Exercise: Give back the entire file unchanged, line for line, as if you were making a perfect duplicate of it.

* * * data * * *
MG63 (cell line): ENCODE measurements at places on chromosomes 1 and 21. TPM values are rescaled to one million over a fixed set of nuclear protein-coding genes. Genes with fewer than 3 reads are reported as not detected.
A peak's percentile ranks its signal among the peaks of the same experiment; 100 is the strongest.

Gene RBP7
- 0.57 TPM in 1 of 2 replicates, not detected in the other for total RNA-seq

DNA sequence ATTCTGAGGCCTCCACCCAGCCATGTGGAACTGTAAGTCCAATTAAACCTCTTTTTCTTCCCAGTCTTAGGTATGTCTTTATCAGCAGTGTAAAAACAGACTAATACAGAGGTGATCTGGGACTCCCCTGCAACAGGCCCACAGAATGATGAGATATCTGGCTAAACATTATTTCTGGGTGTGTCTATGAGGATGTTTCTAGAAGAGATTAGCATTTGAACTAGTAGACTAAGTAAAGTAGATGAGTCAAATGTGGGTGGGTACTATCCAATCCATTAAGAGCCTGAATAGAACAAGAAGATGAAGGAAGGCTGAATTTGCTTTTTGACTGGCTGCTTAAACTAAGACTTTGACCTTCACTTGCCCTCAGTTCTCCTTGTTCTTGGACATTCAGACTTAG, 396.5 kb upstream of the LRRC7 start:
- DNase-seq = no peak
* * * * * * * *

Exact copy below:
MG63 (cell line): ENCODE measurements at places on chromosomes 1 and 21. TPM values are rescaled to one million over a fixed set of nuclear protein-coding genes. Genes with fewer than 3 reads are reported as not detected.
A peak's percentile ranks its signal among the peaks of the same experiment; 100 is the strongest.

Gene RBP7
- 0.57 TPM in 1 of 2 replicates, not detected in the other for total RNA-seq

DNA sequence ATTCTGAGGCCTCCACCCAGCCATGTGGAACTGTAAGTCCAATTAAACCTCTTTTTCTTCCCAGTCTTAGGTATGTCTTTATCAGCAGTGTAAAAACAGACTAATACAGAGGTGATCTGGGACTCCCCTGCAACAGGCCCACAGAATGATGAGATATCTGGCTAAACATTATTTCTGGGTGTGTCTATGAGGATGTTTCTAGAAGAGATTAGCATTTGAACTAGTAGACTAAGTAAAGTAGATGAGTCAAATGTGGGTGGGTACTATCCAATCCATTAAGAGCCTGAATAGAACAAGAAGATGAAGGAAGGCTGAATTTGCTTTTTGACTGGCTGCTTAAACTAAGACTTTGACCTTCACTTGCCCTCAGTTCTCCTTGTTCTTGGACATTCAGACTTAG, 396.5 kb upstream of the LRRC7 start:
- DNase-seq = no peak